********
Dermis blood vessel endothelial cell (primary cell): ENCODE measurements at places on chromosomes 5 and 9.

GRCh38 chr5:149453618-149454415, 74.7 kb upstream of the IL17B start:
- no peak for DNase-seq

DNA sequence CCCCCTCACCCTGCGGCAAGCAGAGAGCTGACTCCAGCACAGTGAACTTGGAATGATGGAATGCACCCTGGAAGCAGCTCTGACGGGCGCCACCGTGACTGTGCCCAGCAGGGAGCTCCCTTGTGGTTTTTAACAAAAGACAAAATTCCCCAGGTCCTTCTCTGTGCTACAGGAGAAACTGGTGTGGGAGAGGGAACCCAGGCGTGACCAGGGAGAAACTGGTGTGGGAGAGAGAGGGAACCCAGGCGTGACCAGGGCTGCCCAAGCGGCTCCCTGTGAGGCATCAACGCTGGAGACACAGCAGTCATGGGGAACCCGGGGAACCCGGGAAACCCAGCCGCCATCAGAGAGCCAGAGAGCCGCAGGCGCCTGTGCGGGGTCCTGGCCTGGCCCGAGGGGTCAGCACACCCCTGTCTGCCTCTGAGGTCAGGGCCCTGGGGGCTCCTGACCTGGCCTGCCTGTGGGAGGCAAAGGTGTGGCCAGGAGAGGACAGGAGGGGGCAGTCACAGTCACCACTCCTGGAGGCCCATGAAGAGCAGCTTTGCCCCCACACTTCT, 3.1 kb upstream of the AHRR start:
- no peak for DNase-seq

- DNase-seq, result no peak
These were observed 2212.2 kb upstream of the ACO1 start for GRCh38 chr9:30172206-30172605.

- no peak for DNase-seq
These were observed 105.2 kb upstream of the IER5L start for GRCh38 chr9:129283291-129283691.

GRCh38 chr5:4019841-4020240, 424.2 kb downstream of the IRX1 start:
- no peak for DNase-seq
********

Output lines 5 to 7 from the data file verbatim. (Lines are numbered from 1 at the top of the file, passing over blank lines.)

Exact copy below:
- no peak for DNase-seq

- DNase-seq, result no peak
These were observed 2212.2 kb upstream of the ACO1 start for GRCh38 chr9:30172206-30172605.